Lesson25

# Lesson25 - MA 15200 I The Domain of a Function Lesson 25...

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1 MA 15200 Lesson 25 Section 2.6 I The Domain of a Function Remember that the domain is the set of x ’s in a function, or the set of ‘first things’. For many functions, such as ( ) 2 3 f x x = - , x could be replaced with any real number to find ( ) f x . Therefore the domain could be written in set-builder notation as { | is a real number} x x or ( , ) -∞ ∞ using interval notation. However, not all functions have domains that are all real numbers. In real life examples, the domain is often limited to numbers that only make sense. For example, if 50 d t = (distance in miles equals 50 times time in hours), the time can only be 0 or positive numbers. No one would travel negative hours. So the domain would be { | 0} or [0, ) t t . Examine the following two functions. 2 ( ) 4 ( ) 3 f x x g x x = - = - If x is replaced with a 5 in function value for f , the result would be 1 - . While we’ve discussed imaginary numbers, when speaking of domains of functions, we only think of real numbers. So we know 5 is not in the domain of f . How do we find the domain? We know that we can only take the square root of a positive number or zero. Therefore 4 – x must be greater than or equal to zero. 4 0 4 4 x x x - - ≥ - The domain of f is { | 4} or ( ,4] x x -∞ . In function g , if x is replaced with 3, the result would equal 2 0 , which is an undefined number. 3 is not in the domain of function g . We can write the domain as { | is a real number, 3} or ( ,3) (3, ). x x x -∞ The above examples illustrate the ‘problems’ you will encounter possibly when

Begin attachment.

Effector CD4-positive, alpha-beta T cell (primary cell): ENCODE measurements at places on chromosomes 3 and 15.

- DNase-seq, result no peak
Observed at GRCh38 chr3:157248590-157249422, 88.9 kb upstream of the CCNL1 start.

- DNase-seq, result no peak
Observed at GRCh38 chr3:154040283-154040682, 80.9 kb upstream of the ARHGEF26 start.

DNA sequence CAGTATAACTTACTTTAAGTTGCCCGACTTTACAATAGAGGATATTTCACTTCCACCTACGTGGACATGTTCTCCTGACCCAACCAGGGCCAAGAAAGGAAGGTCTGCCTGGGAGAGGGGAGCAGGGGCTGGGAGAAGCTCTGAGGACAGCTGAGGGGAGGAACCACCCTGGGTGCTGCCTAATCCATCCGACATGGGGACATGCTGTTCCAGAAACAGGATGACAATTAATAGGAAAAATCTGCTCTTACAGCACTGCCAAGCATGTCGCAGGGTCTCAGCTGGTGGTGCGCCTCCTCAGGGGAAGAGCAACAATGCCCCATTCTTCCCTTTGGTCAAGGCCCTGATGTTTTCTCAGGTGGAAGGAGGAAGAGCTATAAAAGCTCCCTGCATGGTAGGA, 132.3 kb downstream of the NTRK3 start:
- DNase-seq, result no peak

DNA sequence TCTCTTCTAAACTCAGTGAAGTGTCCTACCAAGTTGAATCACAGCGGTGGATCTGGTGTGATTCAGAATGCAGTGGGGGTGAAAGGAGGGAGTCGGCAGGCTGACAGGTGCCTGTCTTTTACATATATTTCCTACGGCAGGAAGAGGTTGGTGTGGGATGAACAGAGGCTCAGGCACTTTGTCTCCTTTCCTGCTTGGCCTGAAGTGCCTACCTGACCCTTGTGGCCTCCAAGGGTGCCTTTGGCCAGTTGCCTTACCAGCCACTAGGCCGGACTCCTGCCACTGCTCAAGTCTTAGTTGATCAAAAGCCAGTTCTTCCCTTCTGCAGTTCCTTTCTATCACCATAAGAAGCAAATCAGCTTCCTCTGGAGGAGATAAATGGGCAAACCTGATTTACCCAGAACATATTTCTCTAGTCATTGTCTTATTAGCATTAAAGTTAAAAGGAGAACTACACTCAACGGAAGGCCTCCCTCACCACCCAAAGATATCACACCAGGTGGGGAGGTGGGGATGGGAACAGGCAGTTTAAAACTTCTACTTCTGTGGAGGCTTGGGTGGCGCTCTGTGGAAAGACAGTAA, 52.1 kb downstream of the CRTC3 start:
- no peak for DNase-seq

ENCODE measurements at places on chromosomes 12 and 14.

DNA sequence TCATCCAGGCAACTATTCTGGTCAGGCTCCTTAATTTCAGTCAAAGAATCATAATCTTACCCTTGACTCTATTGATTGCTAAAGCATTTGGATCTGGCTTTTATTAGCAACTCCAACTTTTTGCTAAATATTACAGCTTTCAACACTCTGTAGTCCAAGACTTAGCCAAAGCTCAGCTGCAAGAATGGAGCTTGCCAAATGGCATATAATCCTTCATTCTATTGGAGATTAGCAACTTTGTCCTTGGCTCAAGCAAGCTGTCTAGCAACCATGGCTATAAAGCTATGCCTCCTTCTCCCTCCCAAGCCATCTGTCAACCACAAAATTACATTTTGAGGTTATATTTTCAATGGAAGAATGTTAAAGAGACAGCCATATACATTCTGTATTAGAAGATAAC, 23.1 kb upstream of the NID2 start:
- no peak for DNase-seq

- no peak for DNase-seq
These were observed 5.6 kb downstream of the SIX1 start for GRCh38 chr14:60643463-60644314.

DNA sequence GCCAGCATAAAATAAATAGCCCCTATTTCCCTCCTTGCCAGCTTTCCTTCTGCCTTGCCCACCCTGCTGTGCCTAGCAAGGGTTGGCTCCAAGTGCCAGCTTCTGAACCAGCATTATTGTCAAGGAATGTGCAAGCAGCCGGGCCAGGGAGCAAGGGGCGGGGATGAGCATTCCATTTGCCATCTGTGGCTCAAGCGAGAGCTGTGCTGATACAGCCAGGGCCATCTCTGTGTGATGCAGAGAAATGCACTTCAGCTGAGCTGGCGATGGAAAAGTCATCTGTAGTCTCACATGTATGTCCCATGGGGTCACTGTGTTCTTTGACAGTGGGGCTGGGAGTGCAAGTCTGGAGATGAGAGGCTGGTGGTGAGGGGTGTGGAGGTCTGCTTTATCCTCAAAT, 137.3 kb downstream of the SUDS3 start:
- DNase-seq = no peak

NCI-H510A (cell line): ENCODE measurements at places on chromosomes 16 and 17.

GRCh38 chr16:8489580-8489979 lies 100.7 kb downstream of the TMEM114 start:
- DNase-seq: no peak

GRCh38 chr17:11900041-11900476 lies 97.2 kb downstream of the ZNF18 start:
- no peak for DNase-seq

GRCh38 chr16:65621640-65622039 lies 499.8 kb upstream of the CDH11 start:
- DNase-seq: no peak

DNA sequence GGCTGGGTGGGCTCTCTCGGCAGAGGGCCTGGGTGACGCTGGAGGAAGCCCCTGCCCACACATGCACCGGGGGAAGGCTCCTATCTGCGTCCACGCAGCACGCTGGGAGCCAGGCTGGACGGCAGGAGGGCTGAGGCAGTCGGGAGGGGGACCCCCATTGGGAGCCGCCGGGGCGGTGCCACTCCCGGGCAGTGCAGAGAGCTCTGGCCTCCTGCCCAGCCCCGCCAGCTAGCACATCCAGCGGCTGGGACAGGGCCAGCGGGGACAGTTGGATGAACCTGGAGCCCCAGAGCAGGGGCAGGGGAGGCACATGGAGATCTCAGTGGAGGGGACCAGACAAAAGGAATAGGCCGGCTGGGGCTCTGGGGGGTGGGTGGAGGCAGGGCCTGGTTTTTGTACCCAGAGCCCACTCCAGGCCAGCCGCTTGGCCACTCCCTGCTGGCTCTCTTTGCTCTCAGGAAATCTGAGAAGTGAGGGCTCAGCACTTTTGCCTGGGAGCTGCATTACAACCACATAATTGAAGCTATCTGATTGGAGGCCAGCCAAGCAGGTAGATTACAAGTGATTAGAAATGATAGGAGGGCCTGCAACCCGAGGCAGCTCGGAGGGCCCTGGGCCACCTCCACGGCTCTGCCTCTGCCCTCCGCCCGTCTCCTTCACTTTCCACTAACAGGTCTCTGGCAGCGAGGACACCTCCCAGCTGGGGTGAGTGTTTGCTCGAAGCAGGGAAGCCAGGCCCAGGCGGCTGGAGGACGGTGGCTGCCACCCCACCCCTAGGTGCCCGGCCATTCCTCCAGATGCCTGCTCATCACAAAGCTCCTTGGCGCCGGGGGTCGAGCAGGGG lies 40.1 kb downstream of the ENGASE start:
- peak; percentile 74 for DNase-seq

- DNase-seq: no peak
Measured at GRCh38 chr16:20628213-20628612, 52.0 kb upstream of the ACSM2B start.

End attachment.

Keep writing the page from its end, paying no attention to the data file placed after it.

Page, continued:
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Lesson25 - MA 15200 I The Domain of a Function Lesson 25...

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